We’re a few days out from Labor Day – the celebration of all the work employees do – so let’s talk about making Labor Day meaningful for employees and their bosses.

One of the top biggest reasons workers leave their jobs is because they don’t feel their work is appreciated. Whether they feel they’re underpaid or that their work goes unnoticed, it leads to the same chain reaction: anger, stress and eventually giving their two weeks’ notice.

But that isn’t what employees want – and it isn’t what employers want either.  The uncertainty of the job market causes a huge amount of financial and emotional stress for employees. Meanwhile, employees don’t want to feel forced back into the uncertainty of the job market, and employers have don’t want to scramble to find new hires and they’ll have an agitated  workforce filled with unsatisfied workers.

So,  what’s the fix?

First, put yourself in your employees’ shoes. You have to understand what your employees feel they deserve and then identify what you can do to make them feel more valued. This isn’t as easy as giving everyone a raise, as the budget may not allow it, but you may find that not everyone is solely interested in making more money.

According to a recent report by the Society for Human Resource Management, the biggest drivers of employee satisfaction are, in order, respectful treatment of the employees in the workplace, compensation, benefits and job security.

If you want to increase employee satisfaction and you’ve heard concerns about job security or the treatment of employees around the office, that’s where you should start. Or, if your employee reviews reveal that your workers are interested in new perks – like working remotely or a more flexible time-off policy – think about how you can implement these ideas without affecting productivity.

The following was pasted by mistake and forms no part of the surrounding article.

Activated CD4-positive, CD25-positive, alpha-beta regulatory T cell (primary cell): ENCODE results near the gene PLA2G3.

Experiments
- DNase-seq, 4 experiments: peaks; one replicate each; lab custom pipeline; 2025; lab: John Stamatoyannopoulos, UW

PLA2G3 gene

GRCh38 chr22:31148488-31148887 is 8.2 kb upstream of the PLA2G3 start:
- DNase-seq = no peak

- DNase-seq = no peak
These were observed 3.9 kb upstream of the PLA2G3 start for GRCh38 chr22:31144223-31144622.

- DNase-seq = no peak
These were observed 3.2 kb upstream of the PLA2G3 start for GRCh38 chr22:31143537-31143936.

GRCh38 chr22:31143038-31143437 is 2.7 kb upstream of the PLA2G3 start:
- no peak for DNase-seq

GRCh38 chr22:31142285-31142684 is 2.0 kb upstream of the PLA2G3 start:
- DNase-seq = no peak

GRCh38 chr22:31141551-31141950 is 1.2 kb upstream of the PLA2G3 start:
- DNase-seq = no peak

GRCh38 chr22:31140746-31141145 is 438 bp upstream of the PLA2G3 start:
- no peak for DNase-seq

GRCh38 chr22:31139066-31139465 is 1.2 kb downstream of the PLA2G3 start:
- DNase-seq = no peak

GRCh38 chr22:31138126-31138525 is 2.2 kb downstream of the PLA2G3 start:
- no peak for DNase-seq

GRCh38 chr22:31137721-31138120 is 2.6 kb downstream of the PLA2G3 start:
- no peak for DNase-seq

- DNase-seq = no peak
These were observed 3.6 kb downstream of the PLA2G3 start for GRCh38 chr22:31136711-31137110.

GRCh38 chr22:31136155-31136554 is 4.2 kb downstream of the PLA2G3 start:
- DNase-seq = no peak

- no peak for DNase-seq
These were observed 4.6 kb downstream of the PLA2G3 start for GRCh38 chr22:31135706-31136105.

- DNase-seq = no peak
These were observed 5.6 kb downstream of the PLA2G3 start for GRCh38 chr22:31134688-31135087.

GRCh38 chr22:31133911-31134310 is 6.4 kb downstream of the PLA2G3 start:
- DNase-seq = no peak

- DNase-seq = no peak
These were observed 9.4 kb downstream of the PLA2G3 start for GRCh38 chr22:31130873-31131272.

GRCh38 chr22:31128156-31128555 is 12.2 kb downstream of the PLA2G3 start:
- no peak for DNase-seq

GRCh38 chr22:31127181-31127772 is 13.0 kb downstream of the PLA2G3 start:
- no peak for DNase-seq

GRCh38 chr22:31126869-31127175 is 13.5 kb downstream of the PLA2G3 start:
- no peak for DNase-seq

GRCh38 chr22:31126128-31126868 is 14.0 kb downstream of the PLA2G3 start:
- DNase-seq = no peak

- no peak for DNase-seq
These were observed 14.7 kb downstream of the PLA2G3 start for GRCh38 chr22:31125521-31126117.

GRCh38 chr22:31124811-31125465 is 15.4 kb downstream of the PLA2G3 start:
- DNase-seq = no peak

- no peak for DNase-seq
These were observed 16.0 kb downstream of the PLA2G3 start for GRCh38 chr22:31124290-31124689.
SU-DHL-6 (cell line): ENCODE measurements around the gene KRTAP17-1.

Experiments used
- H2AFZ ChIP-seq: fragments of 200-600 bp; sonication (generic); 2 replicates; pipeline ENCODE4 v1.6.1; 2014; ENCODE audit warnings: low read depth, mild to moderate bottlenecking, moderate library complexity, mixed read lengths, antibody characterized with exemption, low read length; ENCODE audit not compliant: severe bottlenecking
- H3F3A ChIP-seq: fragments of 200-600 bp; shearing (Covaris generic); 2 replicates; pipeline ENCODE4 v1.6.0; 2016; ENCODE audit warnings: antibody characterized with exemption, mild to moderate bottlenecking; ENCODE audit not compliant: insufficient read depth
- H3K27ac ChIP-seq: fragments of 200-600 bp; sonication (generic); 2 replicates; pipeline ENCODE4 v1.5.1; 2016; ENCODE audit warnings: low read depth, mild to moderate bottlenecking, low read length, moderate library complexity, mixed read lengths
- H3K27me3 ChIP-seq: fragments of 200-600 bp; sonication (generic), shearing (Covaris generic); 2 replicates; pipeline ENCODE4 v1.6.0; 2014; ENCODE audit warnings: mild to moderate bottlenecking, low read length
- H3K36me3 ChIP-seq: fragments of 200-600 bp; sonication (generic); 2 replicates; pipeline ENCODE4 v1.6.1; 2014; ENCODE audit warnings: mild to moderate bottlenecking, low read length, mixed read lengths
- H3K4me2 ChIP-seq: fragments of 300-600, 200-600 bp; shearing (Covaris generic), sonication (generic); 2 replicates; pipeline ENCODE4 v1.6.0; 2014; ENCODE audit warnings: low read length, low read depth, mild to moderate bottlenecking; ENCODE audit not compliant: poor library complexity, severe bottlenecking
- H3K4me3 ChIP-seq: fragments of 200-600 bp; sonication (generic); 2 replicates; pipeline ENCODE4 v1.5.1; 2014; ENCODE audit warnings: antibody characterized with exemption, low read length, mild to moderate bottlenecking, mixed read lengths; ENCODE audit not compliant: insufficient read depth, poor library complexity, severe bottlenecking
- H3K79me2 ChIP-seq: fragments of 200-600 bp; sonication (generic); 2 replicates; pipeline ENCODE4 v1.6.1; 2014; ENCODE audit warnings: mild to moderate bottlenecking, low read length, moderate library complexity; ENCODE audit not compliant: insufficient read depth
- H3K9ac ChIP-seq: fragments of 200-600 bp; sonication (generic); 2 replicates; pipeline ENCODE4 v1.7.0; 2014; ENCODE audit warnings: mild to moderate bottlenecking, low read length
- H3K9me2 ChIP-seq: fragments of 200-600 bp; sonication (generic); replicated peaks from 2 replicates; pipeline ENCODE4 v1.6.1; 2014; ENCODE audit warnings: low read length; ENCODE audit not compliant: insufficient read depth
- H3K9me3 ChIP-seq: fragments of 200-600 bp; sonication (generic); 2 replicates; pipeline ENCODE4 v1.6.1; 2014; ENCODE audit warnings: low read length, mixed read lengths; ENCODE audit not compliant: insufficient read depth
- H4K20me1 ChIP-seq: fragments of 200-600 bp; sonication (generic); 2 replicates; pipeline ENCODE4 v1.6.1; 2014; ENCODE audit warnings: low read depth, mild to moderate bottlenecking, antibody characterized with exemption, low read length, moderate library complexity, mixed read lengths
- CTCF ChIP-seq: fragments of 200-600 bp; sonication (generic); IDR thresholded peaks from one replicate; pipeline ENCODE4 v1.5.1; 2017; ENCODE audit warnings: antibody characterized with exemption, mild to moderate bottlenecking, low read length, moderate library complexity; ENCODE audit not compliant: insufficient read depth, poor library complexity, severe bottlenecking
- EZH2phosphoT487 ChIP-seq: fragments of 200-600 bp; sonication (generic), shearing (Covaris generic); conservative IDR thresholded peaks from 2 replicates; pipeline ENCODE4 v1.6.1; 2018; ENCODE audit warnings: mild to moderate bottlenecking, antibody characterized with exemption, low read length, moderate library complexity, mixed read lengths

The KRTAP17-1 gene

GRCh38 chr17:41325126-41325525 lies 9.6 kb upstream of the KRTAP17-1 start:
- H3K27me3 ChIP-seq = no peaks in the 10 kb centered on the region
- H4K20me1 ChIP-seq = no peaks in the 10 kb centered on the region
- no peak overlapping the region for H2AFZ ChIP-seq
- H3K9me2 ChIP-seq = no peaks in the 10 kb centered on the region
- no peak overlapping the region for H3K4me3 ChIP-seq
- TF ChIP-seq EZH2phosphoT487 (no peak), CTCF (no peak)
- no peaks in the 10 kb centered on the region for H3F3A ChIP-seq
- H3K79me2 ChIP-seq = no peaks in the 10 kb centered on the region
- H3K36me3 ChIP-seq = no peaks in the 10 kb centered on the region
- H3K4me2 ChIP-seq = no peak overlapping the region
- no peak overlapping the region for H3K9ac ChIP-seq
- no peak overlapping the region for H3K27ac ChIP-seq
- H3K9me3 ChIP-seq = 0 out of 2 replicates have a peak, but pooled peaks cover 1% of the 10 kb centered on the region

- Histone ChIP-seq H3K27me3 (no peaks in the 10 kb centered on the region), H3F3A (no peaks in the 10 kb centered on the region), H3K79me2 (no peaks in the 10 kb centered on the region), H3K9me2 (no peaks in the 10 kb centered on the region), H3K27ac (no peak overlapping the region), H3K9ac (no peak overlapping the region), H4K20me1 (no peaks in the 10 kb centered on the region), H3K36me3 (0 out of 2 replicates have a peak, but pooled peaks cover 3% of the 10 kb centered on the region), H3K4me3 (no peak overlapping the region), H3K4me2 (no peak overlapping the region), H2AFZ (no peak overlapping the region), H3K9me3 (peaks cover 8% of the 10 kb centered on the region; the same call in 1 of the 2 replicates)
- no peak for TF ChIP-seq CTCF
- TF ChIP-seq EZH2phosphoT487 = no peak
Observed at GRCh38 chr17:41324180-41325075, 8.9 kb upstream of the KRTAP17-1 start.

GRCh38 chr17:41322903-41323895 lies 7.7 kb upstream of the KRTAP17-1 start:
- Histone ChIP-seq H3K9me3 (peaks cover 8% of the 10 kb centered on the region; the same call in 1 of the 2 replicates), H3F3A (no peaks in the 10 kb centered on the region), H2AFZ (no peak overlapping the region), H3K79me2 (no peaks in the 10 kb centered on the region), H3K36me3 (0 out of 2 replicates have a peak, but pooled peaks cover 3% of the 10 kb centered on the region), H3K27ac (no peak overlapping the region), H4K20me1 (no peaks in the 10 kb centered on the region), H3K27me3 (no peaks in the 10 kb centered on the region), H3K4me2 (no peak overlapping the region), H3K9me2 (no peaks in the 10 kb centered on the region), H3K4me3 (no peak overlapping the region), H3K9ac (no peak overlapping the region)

While you’re putting your new plans into action, remember that an employee’s age and experience may affect what perks they appreciate at work. According to the study, millennials reported the lowest levels of job satisfaction, while Boomers and those close to retirement were the happiest with their jobs. Think about what this means for the benefits you offer and the environment you’re creating. Everyone appreciates a day off, but some workers will value consistent raises while others want more vacation time.

If you’re unsure where to start, just ask your employees. No one knows what your employees want more than they do. It’s important to know your limits on what you can and cannot offer, but don’t let these barriers keep you from making any changes or improvements. Your workers will notice your efforts to address their concerns, whether it’s through new perks, raises or a combination of benefits.

So, on this Labor Day, understand that your show of appreciation doesn’t have to be an enormous change-of-management demonstration or once-in-a-lifetime bonus as long as it’s consistent, authentic and relevant to what your employees want. But putting in the effort to make your employees feel valued and appreciated will juice workplace profits over time.